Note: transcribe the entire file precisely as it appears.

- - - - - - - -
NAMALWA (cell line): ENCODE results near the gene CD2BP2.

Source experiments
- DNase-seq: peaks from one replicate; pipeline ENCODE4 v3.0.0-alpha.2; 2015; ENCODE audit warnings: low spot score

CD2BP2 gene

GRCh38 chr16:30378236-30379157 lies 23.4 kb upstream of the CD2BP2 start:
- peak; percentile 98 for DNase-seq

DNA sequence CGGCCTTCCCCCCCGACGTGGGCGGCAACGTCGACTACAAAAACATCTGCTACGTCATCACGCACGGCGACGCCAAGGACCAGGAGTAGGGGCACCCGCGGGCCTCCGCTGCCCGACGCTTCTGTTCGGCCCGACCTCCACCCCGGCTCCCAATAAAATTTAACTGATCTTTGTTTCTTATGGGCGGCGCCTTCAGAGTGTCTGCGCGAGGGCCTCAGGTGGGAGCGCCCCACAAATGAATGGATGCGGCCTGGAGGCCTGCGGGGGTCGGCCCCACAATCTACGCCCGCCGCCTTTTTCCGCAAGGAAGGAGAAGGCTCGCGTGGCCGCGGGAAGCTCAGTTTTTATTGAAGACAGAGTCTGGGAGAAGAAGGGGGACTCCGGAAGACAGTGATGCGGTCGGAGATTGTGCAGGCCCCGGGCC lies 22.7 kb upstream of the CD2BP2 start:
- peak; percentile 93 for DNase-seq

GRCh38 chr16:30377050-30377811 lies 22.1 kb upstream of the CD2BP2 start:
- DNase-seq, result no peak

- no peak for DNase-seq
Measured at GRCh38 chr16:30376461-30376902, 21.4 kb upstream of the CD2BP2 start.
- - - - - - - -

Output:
NAMALWA (cell line): ENCODE results near the gene CD2BP2.

Source experiments
- DNase-seq: peaks from one replicate; pipeline ENCODE4 v3.0.0-alpha.2; 2015; ENCODE audit warnings: low spot score

CD2BP2 gene

GRCh38 chr16:30378236-30379157 lies 23.4 kb upstream of the CD2BP2 start:
- peak; percentile 98 for DNase-seq

DNA sequence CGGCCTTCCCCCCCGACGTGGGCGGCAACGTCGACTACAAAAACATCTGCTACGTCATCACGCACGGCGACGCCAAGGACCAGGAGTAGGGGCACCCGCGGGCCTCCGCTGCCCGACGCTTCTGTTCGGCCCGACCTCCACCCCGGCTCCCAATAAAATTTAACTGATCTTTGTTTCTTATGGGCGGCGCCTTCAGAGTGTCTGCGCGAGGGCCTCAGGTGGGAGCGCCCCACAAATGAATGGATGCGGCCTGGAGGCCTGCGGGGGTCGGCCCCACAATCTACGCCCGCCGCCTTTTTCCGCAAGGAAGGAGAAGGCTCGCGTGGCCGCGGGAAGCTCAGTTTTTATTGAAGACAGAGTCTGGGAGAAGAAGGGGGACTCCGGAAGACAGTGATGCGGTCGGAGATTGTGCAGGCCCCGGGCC lies 22.7 kb upstream of the CD2BP2 start:
- peak; percentile 93 for DNase-seq

GRCh38 chr16:30377050-30377811 lies 22.1 kb upstream of the CD2BP2 start:
- DNase-seq, result no peak

- no peak for DNase-seq
Measured at GRCh38 chr16:30376461-30376902, 21.4 kb upstream of the CD2BP2 start.